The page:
3. Measure the voltages on the Arduino output pins to make sure they are what you expect (for example, based on the code, pin 9 should toggle between 5V and 0V).
    4. To confirm that your motors work, disconnect them from the H-bridge and connect them directly to 6V and ground on the breadboard.
    5. To confirm that your H-bridge works, disconnect it from the Arduino's digital pins. Use jumper wires to manually connect the H-bridge's input pins to 5V or 0V on the breadboard. (Make sure you reconnect the motors to the H-bridge first.)
  2. Practice steering your robot. Can you modify the program in Figure 5 to make your robot drive in a square? This is called "open loop" navigation, or "dead reckoning." The robot is hard-coded to follow a pre-determined path, without responding to any sensor input. This type of navigation is generally not a good idea, because small errors will accumulate over time, and eventually the robot will drift off course. However, it is a good way to practice programming and make sure your circuit works.
  3. Now it is time to connect a bump sensor. The bump sensor is a switch with three pins. Look closely at the sensor and you will see the labels "N.C.," "N.O.," and "C." These stand for Normally Closed, Normally Open, and Common, respectively. This means that when the switch is not pressed, the connection between the N.C. and C pins is closed, and the connection between the N.O. and C. pins is open. When the switch is pressed, the connections are reversed. This means that you can use the switch to toggle an Arduino digital pin between 0V and 5V.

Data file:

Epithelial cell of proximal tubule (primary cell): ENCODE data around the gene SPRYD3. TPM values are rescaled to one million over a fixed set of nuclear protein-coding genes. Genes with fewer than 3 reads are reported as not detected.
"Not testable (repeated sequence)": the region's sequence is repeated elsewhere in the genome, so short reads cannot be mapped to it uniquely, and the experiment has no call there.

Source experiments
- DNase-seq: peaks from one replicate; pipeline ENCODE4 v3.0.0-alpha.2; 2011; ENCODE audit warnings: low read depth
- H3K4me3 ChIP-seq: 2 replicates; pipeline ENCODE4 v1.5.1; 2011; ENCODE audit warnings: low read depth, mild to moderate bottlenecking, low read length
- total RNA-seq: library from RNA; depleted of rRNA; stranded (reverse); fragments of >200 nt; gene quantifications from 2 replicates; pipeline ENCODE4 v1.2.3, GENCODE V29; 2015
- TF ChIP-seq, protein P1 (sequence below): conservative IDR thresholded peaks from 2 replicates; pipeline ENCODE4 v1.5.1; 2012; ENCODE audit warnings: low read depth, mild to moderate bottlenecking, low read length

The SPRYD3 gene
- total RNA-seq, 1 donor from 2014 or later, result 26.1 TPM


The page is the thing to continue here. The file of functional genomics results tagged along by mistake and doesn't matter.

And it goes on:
4. Connect a bump sensor to your Arduino, as shown in Figure 6. Note that the H-bridge, motors, and batteries are omitted from this diagram to avoid clutter, but you can leave them connected in your circuit.
    1. Important: Note that the sensor's white wire is connected to 5V and the red wire is connected to the Arduino's digital pin. This goes against the usual convention that red wires are used for the positive power bus connection. It is important to wire the sensor correctly in order to avoid shorting the Arduino's 5V supply to ground.
Bump sensor connected to Arduino digital pin

Long alt text: bump sensor, viewed with the metal lever facing up and to the right. When viewed in this orientation, from top to bottom, the sensor's pins are connected to breadboard ground, 5V, and Arduino pin 7 respectively.

Figure 6. Bump sensor connected to an Arduino digital pin. The common pin is connected to an Arduino digital pin. The Normally Open and Normally Closed pins are connected to 5V and ground, respectively. This way, the digital input pin will read 0V when the switch is not pressed, and 5V when the switch is pressed.